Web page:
A completely new computing platform is on the horizon. They're called
Microservers by some, ARM Servers by others, and sometimes even ARM-based
Servers. No matter what you call them, Microservers will have a huge impact
on the data center and on server computing in general.
What Is a Microserver...and What Isn't
Although few people are familiar with Microservers today, their impact will
be felt very soon. This is a new category of computing platform that is
available today and is predicted to have triple-digit growth rates for some
years to come - growing to over 20% of the server market by 2016 according to
Oppenheimer ("Cloudy With A Chance of ARM" Oppenheimer Equity Research
According to Chris Piedmonte, CEO of Suvola Corporation - a software and
services company focused on creating preconfigured and scalable Microserver
appliances for deployin... (more)
You'd think that we'd be smarter about IT projects by now.
You think that we'd be tired of the horrifying rates of failure, and the
crushing consequences of those failures.
But if you are not spending more time understanding your customers - and
developing tightly scoped requirements to make great software to meet their
real needs, not some imagined "needs mash-up" cobbled together by the
squeakiest wheels in your organization - you're part of the problem, and
you're accepting failure as an ever-present option.
It's time to stop the madness.
It's time to reduce the waste of multi... (more)
"There's a new class of technologies poised to shake up the Server market -
the Microserver, sometimes called the ARM Server. But the Microserver will
do more than shake up the X86 server market. It is going to shake up the
software market as well." That's the message software and technology
executive Chris Piedmonte, CEO and founder of Austin, TX-based Suvola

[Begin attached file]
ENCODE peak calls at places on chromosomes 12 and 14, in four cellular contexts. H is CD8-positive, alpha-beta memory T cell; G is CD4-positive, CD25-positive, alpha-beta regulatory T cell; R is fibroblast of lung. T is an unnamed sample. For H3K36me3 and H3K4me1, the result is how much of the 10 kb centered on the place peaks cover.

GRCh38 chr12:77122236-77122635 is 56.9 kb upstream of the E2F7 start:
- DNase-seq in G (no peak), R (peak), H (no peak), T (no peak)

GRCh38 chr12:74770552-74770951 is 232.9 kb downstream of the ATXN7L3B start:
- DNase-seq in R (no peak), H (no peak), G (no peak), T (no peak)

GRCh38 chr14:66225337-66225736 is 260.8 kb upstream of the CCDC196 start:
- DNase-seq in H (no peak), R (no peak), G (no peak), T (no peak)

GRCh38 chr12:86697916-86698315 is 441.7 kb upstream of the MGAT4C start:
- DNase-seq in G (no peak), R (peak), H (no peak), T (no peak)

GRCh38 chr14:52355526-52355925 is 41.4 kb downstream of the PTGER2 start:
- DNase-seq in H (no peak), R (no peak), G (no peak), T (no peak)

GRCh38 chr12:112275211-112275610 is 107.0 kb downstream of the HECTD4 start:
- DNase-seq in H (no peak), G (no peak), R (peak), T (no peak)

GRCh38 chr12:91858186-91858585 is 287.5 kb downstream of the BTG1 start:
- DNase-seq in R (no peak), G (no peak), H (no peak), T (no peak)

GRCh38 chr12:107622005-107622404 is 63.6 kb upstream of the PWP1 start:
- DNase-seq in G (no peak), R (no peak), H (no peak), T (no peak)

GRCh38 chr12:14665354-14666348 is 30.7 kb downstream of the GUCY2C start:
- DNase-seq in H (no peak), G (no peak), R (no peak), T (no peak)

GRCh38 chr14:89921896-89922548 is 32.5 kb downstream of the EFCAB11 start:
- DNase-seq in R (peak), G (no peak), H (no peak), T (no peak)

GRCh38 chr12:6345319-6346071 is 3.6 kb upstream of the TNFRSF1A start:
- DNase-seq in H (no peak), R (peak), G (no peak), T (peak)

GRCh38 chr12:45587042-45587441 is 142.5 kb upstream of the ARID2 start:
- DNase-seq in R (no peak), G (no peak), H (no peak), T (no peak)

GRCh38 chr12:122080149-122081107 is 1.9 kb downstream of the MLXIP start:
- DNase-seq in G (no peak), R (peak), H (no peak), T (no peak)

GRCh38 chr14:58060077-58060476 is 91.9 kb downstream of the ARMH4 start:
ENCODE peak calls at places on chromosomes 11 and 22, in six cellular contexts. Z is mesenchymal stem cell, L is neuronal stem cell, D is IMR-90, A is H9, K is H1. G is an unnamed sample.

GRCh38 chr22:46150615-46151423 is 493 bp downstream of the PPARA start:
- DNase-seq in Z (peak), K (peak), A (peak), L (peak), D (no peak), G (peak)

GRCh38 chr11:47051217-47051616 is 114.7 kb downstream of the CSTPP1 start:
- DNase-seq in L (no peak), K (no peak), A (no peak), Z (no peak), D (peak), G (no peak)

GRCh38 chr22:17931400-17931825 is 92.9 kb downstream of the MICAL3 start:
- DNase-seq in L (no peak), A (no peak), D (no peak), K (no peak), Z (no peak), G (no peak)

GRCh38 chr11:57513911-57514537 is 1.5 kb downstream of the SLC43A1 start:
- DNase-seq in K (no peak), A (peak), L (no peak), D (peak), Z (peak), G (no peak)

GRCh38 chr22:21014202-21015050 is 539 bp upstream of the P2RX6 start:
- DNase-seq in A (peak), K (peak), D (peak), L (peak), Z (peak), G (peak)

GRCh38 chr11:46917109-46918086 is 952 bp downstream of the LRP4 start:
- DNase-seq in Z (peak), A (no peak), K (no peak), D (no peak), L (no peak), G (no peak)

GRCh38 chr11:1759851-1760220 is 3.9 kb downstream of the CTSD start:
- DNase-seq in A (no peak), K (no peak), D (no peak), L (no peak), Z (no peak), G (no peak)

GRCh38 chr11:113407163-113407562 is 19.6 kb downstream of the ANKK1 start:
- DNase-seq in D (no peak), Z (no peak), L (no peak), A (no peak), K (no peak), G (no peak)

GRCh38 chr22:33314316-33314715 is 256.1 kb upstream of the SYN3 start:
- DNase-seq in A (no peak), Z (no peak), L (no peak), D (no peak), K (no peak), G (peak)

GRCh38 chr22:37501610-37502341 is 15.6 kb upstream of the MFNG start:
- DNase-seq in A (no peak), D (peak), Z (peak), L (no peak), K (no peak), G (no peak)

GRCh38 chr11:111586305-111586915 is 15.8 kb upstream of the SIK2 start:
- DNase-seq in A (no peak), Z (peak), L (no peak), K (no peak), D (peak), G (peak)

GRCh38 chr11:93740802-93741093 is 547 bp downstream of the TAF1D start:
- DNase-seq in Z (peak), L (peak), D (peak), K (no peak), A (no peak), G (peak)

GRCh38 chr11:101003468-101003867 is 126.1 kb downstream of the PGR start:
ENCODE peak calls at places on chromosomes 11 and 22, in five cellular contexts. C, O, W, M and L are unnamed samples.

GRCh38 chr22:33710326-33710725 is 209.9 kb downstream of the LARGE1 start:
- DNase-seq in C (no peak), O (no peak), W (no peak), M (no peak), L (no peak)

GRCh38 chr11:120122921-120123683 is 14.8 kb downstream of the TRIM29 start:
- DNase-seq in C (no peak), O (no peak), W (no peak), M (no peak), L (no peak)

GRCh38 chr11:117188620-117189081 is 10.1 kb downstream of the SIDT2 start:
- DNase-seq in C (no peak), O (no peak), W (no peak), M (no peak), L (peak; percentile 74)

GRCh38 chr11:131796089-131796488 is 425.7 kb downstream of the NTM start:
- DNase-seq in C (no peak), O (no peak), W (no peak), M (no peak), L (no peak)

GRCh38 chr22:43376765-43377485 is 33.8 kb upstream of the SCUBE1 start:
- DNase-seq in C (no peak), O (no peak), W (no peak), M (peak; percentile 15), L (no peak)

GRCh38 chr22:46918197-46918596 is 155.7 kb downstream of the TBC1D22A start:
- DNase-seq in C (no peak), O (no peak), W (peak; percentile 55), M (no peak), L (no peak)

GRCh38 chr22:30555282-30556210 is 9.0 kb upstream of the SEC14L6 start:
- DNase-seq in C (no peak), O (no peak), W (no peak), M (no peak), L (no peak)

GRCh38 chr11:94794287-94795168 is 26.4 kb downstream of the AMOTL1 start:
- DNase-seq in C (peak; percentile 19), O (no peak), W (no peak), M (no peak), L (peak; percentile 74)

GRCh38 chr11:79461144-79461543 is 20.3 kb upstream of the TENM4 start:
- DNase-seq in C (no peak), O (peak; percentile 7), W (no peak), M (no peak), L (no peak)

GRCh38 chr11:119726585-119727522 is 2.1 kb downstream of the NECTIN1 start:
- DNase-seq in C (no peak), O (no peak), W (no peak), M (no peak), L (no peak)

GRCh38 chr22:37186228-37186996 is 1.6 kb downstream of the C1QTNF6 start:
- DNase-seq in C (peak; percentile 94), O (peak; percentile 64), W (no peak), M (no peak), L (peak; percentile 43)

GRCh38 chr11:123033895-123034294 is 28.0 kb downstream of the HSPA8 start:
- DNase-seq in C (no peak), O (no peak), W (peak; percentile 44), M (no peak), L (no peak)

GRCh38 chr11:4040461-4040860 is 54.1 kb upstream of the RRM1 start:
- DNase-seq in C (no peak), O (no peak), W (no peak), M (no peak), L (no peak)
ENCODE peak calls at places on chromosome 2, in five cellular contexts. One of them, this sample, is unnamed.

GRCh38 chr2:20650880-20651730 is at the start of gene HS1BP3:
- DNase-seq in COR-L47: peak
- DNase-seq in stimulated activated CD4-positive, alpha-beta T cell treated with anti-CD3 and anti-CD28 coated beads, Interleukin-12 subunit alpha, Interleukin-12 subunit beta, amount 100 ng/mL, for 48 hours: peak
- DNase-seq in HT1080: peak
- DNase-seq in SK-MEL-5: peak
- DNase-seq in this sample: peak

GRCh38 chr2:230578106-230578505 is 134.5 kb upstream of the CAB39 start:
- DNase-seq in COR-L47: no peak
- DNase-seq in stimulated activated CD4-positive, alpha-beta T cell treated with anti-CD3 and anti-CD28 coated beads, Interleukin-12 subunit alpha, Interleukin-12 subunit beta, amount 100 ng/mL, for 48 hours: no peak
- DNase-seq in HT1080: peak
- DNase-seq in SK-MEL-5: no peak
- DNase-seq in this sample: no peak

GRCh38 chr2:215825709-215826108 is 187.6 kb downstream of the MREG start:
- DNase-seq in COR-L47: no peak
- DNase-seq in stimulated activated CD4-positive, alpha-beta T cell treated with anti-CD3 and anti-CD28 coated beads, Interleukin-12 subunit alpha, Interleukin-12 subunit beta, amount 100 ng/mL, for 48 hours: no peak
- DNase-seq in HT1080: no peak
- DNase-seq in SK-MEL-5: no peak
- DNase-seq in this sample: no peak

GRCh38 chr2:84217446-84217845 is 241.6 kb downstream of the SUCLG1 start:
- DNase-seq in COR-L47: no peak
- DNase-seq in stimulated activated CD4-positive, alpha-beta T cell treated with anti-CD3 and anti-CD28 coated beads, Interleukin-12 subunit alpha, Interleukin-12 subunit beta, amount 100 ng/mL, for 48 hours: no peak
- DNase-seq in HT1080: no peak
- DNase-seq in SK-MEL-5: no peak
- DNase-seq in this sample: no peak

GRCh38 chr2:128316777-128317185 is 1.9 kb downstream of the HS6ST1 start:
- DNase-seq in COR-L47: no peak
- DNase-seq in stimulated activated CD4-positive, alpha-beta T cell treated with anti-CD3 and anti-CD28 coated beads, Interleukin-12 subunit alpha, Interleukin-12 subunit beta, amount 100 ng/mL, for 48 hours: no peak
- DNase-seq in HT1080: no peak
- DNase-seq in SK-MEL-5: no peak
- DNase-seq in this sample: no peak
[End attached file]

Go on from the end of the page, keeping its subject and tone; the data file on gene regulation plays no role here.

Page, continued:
Corporation delivered as we discussed the topic over coffee earlier this
As I wrote in "ARM Server Microservers Seek to Transform Cloud, Big Data",
ARM Server represents an entirely new generation of highly parall... (more)
One of the things that struck me at RedMonk's Analyst Conference was how much
innovation was being driven by very small groups of software developers - and
how those innovations are enabling even more innovation by lowering the
technical and financial barriers to the creation of new software.
This is one of two articles about the RedMonk conference - "Innovation to
Shake Up the Software Industry" gives additional insights into and examples
of software innovation at the analyst conference I just attended.
Dr. Innovation from Harvard
There's some very exciting research out there by a... (more)
In building, marketing and selling software, the biggest enemy isn't the
competition. Or "rivals" at work.
Characteristics of The Enemy
Your biggest enemies are smart - sometimes blindingly smart. They're
confident, and convincing. And incredibly dangerous - because you trust
them, and you think they're helping you succeed. They may not be guiding
your boat right into the rocks, but they're probably not taking you where you
need to be. And the difference between survival, success, and phenomenal
success can come down to very slight variances in navigation over time.
Who Is t... (more)